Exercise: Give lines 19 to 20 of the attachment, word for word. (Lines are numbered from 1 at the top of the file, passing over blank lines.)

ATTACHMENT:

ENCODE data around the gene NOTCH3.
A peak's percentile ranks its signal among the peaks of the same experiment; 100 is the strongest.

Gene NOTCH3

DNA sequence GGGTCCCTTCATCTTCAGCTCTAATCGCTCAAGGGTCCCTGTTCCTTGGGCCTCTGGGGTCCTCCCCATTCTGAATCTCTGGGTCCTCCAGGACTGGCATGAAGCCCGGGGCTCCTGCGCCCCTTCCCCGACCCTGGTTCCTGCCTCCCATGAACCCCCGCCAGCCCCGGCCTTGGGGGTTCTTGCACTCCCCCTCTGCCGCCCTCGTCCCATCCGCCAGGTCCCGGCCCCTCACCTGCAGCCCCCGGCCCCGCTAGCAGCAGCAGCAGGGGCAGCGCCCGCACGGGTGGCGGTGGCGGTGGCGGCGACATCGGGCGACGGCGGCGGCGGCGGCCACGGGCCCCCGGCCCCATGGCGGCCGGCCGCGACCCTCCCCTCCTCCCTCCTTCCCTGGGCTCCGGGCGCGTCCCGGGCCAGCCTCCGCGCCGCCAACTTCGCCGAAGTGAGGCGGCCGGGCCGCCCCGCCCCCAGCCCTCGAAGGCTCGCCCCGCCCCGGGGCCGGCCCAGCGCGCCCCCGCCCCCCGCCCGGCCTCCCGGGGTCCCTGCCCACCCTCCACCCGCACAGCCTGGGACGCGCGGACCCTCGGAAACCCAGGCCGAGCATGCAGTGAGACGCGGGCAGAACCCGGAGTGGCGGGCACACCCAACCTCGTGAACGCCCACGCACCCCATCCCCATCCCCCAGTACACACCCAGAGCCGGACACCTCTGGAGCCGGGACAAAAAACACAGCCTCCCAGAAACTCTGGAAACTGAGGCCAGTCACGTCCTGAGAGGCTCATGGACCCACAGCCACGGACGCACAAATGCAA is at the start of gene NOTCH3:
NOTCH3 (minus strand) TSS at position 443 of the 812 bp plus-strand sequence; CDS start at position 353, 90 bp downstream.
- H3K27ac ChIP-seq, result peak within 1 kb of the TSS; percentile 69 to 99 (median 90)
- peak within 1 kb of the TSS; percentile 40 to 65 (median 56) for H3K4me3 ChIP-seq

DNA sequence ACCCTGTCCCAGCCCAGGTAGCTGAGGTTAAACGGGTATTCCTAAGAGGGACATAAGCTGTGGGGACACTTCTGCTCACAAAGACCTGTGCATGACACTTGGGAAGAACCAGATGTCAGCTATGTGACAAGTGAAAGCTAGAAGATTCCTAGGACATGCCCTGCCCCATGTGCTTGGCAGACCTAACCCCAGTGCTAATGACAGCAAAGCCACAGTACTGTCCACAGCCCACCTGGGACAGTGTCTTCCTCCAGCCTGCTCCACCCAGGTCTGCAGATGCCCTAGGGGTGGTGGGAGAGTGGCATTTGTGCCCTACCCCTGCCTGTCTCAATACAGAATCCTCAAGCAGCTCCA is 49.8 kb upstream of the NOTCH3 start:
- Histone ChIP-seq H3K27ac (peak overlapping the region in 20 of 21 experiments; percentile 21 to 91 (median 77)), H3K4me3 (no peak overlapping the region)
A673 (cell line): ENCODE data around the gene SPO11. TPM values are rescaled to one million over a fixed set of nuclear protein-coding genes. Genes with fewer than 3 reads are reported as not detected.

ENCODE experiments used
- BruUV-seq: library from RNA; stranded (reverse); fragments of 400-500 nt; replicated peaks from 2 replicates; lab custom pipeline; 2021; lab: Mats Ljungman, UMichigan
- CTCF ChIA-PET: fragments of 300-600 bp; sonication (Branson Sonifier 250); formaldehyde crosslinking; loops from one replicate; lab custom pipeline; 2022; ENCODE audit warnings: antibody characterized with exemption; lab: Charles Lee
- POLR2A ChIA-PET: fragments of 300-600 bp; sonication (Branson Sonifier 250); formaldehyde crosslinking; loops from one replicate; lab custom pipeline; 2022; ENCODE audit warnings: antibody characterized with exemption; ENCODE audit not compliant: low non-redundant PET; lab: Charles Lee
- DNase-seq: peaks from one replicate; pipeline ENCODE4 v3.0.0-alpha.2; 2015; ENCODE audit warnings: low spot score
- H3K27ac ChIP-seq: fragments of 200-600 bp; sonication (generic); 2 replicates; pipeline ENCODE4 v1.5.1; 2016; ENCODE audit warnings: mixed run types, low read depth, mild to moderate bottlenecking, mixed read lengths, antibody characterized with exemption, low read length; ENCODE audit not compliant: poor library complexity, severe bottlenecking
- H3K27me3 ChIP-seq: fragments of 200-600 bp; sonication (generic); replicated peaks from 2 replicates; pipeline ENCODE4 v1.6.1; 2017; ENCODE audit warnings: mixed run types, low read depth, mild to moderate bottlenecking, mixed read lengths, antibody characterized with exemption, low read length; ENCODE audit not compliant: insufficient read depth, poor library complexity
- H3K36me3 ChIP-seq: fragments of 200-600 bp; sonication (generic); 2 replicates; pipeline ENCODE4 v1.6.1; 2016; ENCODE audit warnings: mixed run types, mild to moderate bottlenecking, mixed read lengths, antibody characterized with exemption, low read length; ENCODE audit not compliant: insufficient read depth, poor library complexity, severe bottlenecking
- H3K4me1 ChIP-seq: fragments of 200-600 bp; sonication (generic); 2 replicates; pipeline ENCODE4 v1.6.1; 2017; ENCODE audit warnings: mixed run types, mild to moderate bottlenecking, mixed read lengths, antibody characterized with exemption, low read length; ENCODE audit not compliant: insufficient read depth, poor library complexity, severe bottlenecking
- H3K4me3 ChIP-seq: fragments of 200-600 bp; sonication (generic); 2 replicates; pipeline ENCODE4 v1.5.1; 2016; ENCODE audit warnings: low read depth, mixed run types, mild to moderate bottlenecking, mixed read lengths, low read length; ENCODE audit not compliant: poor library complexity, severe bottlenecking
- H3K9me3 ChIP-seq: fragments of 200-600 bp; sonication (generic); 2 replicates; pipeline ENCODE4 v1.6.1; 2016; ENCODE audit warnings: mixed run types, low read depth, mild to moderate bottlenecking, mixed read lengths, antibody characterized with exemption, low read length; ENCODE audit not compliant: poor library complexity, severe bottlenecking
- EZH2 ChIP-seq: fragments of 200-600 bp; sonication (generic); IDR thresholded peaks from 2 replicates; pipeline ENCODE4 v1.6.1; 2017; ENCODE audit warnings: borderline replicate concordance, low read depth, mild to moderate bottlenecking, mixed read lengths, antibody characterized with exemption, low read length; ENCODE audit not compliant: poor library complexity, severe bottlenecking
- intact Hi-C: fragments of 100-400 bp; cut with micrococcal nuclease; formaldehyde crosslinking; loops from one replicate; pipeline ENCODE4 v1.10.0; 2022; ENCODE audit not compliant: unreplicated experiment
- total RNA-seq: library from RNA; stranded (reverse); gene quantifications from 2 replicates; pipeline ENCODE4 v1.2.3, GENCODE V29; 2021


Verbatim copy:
- H3K4me1 ChIP-seq: fragments of 200-600 bp; sonication (generic); 2 replicates; pipeline ENCODE4 v1.6.1; 2017; ENCODE audit warnings: mixed run types, mild to moderate bottlenecking, mixed read lengths, antibody characterized with exemption, low read length; ENCODE audit not compliant: insufficient read depth, poor library complexity, severe bottlenecking
- H3K4me3 ChIP-seq: fragments of 200-600 bp; sonication (generic); 2 replicates; pipeline ENCODE4 v1.5.1; 2016; ENCODE audit warnings: low read depth, mixed run types, mild to moderate bottlenecking, mixed read lengths, low read length; ENCODE audit not compliant: poor library complexity, severe bottlenecking